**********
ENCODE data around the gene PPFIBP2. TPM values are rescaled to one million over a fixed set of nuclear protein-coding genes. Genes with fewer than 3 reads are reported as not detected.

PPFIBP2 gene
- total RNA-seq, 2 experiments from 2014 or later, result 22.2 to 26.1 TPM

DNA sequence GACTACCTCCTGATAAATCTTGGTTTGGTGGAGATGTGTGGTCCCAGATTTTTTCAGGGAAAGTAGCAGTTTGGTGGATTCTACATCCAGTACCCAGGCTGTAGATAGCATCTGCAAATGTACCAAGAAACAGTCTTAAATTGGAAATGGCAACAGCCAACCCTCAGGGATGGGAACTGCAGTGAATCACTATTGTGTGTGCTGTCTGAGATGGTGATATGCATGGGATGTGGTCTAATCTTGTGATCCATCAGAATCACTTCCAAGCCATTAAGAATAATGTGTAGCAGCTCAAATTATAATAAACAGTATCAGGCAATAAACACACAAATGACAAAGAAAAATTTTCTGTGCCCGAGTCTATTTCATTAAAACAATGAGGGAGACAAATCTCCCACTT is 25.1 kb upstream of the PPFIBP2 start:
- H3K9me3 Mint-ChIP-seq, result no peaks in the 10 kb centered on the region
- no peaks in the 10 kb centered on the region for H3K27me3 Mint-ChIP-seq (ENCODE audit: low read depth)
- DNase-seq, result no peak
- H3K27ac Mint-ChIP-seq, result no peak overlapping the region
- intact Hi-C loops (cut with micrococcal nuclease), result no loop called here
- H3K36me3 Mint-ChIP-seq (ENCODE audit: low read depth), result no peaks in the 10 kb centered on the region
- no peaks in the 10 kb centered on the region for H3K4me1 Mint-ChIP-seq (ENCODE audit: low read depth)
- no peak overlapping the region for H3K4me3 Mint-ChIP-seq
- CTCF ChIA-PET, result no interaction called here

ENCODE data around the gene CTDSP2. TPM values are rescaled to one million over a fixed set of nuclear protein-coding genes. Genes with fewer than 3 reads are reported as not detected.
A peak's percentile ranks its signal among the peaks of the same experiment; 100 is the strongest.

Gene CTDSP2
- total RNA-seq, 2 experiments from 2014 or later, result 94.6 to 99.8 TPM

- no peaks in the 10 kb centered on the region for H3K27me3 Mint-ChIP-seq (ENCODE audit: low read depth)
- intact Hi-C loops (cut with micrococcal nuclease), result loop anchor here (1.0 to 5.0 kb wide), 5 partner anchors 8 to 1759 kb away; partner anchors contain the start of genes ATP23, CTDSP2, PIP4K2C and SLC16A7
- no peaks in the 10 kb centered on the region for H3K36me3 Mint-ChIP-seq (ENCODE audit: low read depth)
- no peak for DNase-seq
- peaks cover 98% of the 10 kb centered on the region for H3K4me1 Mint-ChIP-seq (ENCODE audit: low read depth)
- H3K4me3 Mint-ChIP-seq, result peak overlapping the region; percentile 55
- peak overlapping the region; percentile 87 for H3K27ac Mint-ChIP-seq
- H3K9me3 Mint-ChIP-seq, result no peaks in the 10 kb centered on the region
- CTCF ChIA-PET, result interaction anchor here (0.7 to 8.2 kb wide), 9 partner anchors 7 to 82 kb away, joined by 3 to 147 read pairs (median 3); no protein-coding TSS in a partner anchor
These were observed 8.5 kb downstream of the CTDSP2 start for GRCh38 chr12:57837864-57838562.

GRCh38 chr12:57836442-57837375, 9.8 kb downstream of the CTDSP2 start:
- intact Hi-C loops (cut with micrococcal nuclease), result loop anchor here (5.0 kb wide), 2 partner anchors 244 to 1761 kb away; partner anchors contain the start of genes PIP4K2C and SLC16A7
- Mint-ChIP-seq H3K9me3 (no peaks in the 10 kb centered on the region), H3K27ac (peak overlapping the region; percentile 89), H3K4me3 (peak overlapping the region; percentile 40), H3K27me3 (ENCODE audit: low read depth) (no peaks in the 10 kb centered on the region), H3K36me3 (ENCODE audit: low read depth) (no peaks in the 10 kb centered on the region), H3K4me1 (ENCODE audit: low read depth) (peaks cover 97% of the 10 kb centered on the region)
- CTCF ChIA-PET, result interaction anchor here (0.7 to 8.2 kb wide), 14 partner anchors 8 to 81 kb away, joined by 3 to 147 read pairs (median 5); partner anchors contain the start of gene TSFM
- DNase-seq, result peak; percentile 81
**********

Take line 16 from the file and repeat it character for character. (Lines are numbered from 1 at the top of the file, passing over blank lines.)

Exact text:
Gene CTDSP2